Thursday, June 25, 2009
May 13, 2009 began a three-day journey across the NC Mountains toward the Great Plains destination of Wall, South Dakota to visit my mother-in-law. I was pleased to find SD sprinkled with rolling green hills, spreading ranches with grazing cattle, and occasionally a wild animal or two. This state is sparsely populated with approximately 800,000 people. I’m pleased to say these fine folks were genuine and sincere as they welcomed travelers into their communities and towns. It was a wonderful place to be to get away from the crazy rat race back home and to find stories.
This blog will include one of the stories I gathered, so here goes.
My husband Jim, and I, accompanied by his mother, drove to a small town just 35 miles away from her home for lunch. While there I met a very interesting lady whom I shall call Donna.
Donna was very surprised and intrigued when I told her I was a freelance storyteller. Then she proceeded to tell me that she wrote a weekly article for her hometown newspaper. After listening to her conversation for a few minutes I realized that she too was a storyteller.
She told me about an eclectic author and storyteller that she knows who lives in Pennsylvania. It seems their way of crossing paths was quite extraordinary. Some years ago a book was written about Donna’s grandmother called Pioneer Woman, but unfortunately the book is out of print. The author is the lady from Pennsylvania. Each year she goes on an annual trek to help on an archaeological dig in southwestern South Dakota. While there she always tells the story of Donna’s grandmother, Pioneer Woman.
Donna told me that her family met this remarkable author/storyteller some years ago and got to know her. “Since that time we have grown very close to her.” I sensed that Donna regarded her as a member of her very own family. Donna saw her at last year’s ‘dig’ (Mammoth Hot Springs) and remarked, “We’ve been corresponding but I haven’t heard from her recently and I’m getting very concerned because she’s 88 years old. I’m going to see if I can get in touch with her by phone. I am so afraid that she won’t be able to come this year.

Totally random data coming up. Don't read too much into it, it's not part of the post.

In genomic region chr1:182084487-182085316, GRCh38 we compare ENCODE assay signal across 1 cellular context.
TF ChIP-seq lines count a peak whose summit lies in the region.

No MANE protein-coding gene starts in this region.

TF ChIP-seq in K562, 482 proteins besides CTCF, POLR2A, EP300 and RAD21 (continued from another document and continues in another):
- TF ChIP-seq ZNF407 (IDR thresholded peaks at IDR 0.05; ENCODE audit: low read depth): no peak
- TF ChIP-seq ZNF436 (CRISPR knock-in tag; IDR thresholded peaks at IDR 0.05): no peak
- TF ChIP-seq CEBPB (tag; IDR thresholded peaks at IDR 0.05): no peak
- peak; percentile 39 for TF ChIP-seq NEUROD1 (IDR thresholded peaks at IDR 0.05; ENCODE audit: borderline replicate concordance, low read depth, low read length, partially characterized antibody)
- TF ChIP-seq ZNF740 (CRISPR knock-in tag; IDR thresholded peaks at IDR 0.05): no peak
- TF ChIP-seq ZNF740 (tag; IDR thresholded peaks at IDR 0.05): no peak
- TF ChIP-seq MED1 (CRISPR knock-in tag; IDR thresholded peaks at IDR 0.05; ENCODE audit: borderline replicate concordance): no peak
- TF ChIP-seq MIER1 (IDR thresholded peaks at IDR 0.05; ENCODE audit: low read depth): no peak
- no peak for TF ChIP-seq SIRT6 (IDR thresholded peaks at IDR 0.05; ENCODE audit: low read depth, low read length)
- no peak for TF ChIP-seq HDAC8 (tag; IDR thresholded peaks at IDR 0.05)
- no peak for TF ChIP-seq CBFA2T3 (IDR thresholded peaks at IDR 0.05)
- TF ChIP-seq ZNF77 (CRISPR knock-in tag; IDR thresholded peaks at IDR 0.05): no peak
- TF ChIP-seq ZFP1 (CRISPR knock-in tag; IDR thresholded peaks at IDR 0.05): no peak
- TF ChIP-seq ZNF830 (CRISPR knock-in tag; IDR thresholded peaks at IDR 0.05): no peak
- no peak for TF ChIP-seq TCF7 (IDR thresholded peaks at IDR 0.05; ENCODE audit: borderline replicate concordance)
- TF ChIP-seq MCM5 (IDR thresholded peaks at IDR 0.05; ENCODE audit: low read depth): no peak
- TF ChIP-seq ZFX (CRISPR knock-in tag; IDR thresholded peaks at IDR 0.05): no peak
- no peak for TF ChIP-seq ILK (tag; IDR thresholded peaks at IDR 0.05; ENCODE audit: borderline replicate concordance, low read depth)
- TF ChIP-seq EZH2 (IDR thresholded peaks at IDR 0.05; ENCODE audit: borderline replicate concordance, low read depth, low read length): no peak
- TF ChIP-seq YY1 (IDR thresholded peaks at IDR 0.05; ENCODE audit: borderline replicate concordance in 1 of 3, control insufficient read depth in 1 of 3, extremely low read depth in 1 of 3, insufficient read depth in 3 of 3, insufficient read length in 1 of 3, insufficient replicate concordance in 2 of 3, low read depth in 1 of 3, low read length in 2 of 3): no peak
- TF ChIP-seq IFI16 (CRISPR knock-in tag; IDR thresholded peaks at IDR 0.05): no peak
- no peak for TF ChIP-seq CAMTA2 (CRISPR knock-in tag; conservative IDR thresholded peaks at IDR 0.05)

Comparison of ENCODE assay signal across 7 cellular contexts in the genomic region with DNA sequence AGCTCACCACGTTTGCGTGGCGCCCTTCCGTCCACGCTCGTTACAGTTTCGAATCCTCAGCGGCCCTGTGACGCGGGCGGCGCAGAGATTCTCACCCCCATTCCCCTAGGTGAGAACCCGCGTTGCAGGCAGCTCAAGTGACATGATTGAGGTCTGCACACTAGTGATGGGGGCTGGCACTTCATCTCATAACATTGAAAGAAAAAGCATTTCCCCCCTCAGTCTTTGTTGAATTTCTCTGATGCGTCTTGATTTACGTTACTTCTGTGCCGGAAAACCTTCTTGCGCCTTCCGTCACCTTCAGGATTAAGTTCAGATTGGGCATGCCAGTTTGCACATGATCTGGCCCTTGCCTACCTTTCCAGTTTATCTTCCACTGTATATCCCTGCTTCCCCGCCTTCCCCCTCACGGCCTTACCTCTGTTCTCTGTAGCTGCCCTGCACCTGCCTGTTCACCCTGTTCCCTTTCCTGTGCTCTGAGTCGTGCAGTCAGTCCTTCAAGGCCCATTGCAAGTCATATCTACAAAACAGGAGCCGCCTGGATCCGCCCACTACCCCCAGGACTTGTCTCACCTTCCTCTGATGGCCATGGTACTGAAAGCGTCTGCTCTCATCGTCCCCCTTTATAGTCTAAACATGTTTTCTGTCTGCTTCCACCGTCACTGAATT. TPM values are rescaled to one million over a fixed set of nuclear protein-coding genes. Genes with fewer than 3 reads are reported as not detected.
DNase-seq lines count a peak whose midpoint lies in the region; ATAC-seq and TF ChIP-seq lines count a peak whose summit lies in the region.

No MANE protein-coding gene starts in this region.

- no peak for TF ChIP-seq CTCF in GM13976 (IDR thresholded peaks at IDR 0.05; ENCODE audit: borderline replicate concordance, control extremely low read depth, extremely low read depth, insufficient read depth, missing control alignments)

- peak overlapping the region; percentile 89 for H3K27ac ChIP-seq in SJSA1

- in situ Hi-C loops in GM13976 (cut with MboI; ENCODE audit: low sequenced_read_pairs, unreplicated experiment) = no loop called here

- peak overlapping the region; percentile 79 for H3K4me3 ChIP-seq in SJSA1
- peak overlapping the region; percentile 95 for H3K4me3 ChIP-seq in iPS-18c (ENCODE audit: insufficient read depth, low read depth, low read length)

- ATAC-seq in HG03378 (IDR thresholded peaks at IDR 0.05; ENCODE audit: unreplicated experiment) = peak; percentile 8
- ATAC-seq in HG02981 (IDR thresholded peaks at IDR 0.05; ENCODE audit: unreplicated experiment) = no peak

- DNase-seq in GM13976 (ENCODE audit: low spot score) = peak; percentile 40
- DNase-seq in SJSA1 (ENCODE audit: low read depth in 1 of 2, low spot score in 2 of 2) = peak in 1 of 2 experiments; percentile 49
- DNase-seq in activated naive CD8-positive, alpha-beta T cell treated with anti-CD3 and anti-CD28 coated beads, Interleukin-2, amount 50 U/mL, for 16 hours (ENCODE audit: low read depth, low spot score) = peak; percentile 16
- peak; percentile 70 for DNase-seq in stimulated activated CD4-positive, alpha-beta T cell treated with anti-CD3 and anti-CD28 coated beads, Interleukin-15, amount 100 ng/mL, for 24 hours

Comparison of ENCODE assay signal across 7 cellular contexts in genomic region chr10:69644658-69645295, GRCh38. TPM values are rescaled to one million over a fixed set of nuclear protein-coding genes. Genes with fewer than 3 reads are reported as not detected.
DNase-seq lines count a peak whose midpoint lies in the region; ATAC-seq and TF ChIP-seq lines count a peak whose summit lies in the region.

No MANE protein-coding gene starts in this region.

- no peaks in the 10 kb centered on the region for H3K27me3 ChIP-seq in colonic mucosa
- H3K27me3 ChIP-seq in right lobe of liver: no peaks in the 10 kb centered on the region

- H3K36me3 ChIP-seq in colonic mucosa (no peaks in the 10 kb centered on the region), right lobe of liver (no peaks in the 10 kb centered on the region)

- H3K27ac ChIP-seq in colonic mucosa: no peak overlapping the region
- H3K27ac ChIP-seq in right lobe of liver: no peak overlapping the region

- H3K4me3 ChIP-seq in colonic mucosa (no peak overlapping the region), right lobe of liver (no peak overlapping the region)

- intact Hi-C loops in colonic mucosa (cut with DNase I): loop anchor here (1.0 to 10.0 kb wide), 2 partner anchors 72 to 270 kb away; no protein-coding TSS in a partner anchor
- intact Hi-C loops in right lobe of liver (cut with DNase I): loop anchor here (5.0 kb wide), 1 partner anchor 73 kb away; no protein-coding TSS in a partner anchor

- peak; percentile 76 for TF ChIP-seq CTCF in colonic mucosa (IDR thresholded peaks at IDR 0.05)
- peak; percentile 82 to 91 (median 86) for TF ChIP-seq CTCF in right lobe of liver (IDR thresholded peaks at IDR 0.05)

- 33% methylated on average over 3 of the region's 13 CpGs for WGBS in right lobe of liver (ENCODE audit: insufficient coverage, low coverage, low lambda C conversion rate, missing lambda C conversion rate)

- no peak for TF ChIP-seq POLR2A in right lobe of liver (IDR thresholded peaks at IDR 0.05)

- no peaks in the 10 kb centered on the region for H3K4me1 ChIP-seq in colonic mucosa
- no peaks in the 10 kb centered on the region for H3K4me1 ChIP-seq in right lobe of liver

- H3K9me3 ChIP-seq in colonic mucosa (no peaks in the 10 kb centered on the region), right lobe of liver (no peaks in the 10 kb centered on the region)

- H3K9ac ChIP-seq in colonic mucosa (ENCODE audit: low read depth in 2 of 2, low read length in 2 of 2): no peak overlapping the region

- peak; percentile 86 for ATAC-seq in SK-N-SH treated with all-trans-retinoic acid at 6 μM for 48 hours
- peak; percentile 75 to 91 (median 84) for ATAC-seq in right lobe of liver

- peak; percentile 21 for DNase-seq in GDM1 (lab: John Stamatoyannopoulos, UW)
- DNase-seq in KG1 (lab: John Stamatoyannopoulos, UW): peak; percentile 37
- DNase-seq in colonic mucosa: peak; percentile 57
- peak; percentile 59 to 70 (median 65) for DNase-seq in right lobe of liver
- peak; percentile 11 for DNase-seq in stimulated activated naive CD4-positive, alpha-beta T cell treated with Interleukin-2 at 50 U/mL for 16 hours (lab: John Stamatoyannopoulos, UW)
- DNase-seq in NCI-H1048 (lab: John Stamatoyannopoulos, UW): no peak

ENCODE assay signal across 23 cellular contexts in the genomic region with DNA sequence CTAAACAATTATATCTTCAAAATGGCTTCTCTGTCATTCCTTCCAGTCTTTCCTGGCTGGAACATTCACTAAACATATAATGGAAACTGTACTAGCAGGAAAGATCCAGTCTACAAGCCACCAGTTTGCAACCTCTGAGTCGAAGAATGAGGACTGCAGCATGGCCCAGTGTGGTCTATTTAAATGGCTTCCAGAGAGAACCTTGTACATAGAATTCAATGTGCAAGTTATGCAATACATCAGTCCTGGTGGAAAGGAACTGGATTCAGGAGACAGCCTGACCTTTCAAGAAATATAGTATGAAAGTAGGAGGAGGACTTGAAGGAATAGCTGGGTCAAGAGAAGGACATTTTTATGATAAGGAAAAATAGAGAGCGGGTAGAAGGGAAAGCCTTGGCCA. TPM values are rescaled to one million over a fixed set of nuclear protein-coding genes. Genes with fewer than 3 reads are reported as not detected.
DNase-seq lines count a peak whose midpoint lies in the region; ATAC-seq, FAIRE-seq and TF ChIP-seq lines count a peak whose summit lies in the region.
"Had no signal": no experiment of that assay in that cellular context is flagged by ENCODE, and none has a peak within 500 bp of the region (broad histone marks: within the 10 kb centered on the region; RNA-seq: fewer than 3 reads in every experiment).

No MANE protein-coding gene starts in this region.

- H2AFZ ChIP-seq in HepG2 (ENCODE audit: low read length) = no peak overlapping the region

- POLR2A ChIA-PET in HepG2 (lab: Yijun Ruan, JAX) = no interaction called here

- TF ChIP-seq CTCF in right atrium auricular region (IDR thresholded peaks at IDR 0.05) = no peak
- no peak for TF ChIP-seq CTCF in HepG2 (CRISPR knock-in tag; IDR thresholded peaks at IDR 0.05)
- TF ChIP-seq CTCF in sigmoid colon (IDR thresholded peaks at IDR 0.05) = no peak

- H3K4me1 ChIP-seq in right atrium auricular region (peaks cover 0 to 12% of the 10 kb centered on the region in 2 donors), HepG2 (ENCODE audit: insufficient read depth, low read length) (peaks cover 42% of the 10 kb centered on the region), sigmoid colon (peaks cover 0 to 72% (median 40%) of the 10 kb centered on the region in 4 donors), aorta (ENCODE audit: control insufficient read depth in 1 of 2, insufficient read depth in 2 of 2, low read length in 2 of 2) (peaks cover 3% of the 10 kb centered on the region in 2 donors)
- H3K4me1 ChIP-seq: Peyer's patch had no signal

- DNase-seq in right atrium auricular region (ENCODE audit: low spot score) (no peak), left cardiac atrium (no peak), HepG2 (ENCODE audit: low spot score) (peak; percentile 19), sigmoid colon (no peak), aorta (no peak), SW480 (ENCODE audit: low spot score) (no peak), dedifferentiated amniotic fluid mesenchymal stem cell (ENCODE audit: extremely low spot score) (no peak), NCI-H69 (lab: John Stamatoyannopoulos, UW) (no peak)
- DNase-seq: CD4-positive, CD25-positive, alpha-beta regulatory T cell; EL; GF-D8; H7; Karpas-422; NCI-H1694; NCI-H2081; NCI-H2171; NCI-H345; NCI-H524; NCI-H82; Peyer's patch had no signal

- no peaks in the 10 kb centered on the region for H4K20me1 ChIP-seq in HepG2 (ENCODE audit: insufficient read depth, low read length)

I didn’t get Donna’s email address so I don’t know if she has heard from her eclectic friend or not. But I returned home thinking, “Wow, what a wonderful story!” And I just happened to fall into it. So I urge you to keep your eyes and ears open and aware: stories are all around us.
Sylvia Payne, a North Carolina Storyteller, comes from a diverse background of Scots Irish, English, and German ancestry. She grew up in the North Carolina foothills listening to family stories told by her mother. A graduate of High Point University and a former children’s librarian, her repertoire includes world folktales, stories of history, legends and family stories. With more than 30 years’ experience, her animated style, and her stories captivate and transport the listener into an imaginary world. In addition, she conducts workshops for parents, teachers, and college and university students. She serves on the North Carolina Storytelling Guild Board and is editor of the Guild’s bi-annual publication, Journal of Tar Heel Tellers. Sylvia has studied with such storytelling masters as Donald Davis, David Holt, Tim Lowry, Connie Regan-Blake and Donna Marie Todd.